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Into the gorges of Alcantara


By Jeanne Outlaw-Cannavo
I’ve often focused on telling our readers about the many beautiful sites and history of Sicily. I have a true and lasting connection to il bel paese but the island became my second home and continually calls to me like the sirens did to ancient mariners.
During one of our first summers in Sicily the family told us about the nearby Gole Alcantara. A local attraction, over the years it has become more popular with tourists who increasingly flock to Sicily. It turns out we had driven several times past what is one of the island’s best-kept secrets, the Alcantara River Park, Parco fluviale dell’Alcantara, in the Alcantara River Gorge.
The park was established in 2001 for the protection of the river, and to encourage its use as a relaxation area and tourist destination. The columns and surroundings can be seen in the 2015 film “Tale of Tales.”
The 32-mile-long Alcantara has its source on the south side of Monti Nebrodi and its mouth in the Ionian Sea at Capo Schiso in Giardini-Naxos. The name Alcantara is of  Arabic originالقنطر ‎, al-Qanṭarah, “the Arch,” and refers to a bridge from Roman times found by the Arabs.
Several thousand years ago, the river bed was blocked by a lava flow from Mount Etna. As the lava was cooled much more quickly by the water than it would have done otherwise, it crystallized in the form of columns. Over the next millennia, the river naturally eroded a channel through these columns, resulting an impressive gorges and ravines.
On our first visit we walked through the parking lot to the snack bar so we could pay for a tour to the upper gorge. Guides and proper gear are essential as there have been numerous incidents of people venturing there on their own and falling on slippery rocks. A poster board near the entrance highlights the tour and gives you an idea of what to expect. We purchased our tour tickets and then took the elevator down approximately 223 feet.
The view from the parking lot is impressive but even more striking from the bottom looking up. We explored the immediate area with a small beach and snack bar after wading through a shallower part of the river. This took some doing as the water is quite cold.
The lava canyons and basalt rock have been shaped for centuries by the river that flows through and can be slippery in many areas as well as jagged. The patterns of the gorges, splayed with sunlight in some areas and darkened by the narrowness of the gorges in others, could only have been fashioned by the awesome power of Mother Nature.
While there are several walking trails through natural botanical gardens, for us the highlight of our first trip was our journey through the main gorge up to a canyon with a waterfall which feeds the river.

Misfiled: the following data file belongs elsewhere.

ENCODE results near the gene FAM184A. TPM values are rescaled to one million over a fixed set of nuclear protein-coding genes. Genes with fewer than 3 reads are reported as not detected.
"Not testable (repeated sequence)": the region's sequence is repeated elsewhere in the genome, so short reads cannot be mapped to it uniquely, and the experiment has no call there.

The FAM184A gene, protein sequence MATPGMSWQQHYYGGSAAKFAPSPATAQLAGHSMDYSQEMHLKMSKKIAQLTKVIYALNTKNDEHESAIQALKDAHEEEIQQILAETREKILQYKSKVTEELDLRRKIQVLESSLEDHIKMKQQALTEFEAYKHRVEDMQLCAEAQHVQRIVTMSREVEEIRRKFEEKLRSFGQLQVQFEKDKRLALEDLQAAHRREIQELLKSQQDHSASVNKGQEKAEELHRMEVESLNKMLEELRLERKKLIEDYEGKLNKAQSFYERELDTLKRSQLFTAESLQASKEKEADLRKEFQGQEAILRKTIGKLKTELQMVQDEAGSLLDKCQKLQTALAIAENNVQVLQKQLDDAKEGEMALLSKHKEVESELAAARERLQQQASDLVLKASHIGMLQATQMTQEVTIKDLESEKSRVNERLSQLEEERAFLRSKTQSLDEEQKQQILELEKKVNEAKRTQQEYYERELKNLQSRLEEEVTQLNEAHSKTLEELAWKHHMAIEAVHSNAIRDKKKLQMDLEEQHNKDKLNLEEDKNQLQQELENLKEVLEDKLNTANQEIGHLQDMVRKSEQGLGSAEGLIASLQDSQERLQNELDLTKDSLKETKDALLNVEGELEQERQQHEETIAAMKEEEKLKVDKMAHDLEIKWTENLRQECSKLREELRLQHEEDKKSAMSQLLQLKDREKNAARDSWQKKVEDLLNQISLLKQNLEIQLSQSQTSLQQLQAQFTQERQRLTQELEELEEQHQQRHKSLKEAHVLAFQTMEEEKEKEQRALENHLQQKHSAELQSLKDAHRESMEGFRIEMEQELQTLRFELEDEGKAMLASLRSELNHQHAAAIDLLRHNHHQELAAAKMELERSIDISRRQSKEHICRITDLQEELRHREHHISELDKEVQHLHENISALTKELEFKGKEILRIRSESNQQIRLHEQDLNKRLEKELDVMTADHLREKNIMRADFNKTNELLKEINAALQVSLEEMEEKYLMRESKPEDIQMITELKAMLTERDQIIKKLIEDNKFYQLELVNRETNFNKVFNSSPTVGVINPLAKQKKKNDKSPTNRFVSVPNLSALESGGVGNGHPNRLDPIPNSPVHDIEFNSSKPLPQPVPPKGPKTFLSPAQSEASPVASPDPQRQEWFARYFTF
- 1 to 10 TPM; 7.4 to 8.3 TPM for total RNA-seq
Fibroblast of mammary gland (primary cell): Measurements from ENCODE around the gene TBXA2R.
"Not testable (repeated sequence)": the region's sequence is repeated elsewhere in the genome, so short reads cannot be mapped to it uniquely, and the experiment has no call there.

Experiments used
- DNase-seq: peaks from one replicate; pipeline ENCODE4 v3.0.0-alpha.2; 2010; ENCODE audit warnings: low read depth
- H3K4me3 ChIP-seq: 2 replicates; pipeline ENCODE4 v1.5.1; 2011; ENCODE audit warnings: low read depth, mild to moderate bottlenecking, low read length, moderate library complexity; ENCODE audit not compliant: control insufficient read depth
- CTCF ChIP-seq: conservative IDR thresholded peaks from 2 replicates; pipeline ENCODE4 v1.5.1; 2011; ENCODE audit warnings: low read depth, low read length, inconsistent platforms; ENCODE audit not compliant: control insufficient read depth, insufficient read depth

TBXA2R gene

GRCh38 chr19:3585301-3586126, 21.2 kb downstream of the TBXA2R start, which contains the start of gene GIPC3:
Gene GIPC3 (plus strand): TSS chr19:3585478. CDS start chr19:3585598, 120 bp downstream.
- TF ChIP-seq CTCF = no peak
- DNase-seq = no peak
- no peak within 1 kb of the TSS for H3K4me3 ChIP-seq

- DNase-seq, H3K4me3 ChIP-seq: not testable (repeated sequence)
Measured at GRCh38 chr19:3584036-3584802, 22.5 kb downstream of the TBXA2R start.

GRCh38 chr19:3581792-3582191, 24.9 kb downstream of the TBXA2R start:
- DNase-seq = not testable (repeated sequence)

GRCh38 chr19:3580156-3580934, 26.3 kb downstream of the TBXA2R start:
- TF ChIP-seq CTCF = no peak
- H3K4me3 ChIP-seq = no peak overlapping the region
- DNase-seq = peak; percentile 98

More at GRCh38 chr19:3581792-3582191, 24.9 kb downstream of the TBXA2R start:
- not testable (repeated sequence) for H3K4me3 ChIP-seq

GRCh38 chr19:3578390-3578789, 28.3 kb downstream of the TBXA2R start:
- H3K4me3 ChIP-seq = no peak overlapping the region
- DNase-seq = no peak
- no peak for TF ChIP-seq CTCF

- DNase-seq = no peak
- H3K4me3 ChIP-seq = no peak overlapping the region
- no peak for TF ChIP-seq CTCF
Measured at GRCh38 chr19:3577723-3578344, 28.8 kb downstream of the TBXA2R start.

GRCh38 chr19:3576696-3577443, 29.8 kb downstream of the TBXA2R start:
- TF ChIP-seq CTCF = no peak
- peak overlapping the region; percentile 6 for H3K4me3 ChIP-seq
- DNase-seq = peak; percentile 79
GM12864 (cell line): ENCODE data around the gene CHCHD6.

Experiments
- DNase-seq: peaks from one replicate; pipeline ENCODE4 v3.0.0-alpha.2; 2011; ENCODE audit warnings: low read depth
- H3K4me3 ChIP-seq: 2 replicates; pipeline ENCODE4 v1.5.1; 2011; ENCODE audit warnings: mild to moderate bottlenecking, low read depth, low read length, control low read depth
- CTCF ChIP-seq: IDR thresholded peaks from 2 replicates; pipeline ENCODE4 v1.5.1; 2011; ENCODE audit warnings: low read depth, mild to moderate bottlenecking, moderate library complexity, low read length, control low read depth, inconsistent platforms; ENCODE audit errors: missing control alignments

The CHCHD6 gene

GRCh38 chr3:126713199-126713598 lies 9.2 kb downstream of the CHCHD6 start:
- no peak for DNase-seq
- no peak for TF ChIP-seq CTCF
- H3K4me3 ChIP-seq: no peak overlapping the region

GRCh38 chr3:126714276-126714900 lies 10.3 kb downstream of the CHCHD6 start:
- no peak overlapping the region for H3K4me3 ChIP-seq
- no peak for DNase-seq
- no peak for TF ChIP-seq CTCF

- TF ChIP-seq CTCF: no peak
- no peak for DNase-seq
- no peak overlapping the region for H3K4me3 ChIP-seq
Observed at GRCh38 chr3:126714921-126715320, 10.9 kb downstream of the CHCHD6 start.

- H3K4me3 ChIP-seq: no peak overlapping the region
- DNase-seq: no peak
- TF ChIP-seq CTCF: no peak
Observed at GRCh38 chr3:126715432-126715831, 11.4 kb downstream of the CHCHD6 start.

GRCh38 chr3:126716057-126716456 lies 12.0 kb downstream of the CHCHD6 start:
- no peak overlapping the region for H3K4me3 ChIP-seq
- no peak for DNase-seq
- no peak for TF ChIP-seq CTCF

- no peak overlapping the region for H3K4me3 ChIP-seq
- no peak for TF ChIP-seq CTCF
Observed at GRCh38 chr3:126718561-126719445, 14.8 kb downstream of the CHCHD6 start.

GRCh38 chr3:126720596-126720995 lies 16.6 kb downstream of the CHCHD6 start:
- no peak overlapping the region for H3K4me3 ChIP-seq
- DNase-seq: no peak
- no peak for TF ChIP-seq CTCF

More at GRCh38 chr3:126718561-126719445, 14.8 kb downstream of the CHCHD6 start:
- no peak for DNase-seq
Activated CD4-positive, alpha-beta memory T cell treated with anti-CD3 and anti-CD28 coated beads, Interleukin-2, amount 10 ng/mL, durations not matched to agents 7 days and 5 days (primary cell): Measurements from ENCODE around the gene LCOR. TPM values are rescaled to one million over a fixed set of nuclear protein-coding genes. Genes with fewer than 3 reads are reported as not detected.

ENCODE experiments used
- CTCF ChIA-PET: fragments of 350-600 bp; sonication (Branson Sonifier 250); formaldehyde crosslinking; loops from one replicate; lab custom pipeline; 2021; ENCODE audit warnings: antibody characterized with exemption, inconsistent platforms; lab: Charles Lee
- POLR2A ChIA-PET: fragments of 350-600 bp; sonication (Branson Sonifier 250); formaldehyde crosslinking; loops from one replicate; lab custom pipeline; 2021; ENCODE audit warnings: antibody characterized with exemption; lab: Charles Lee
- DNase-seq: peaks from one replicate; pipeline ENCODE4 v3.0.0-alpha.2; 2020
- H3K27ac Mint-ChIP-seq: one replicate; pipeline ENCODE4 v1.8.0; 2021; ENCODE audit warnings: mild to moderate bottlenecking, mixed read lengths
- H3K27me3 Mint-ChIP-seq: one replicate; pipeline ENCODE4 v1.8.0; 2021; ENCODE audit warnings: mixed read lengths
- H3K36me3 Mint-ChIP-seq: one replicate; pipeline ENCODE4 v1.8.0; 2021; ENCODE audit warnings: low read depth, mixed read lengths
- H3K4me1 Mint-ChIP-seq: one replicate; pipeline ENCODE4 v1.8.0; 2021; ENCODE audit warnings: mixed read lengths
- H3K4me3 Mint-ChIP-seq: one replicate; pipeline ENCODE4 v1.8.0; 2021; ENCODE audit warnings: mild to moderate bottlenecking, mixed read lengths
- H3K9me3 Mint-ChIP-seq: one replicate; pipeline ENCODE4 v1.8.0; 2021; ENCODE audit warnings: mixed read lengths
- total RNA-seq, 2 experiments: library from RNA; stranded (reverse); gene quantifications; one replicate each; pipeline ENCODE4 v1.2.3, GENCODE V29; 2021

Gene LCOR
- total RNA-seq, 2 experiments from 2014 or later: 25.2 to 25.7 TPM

After watching several groups of people led into the canyon it was finally our turn. We suited up and put on helmets and were asked to confirm that we could all swim. It was a small group that ventured into the entrance and before we had walked to far the water became over our heads and we had to swim for a short distance. Then the rapids began and the gorge became narrower and we had to start climbing up rocks to bypass spots where we could not stay in the water. There was lots of joking but also warnings to go slow and take care, but we finally made it to the top.
We all stood in silence when we reached the circular cavern, turning in circles to watch the waterfall cascade into the shallow pool below. I noticed the rest of the group had circled around the guide and one of the visitors was lying flat on their back with their arms crossed over their chest and their legs held straight together. I wandered over to see what was going on and soon found out that though we had swam, walked and climbed our way up we were not going back in the same way!
I heard the words “body surf,” and suddenly realized why we had on thick rubber wetsuits and helmets. The first person was pushed off and whirled through a series of rapids and chutes. I wasn’t so sure I wanted to go back this way but I had to set an example for my nervous daughter. I blurted out I was ready, lay down and was pushed off before I could change my mind. My body whipped down the chute-like rapids, and dropped into a whirlpool where my head (protected by the helmet) banged a few times against the rock wall and then swept off again as I brought my legs back up. Finally I reached the bottom and stood up. It was exhilarating and I began motioning to my daughter that I was OK and she should come next. Suffice it to say she was having none of it and had to ride in tandem back down with the guide. We still talk about this experience to this day.
In subsequent visits we enjoyed more of the Gole, following the river in the other direction where there are large sauna-like whirlpools formed by massive boulders. On a hot day we love to alternate between wading in the water or sitting on the beach and talking to people from all over the world. On our last visit two years ago my grandson made friends with locals and children from France and England as they played a game of water soccer.
At the end of the day the skies turned cloudy with a storm rolling in. We quickly gathered our towels, waded across to the steps (over 100) and ran up them as fast as we could laughing as the rain soaked us thoroughly. Fifteen minutes later the sun was shining again.
If a visit to Sicily now is on your bucket list, be sure to include the Gole Alcantara on your itinerary. IAH

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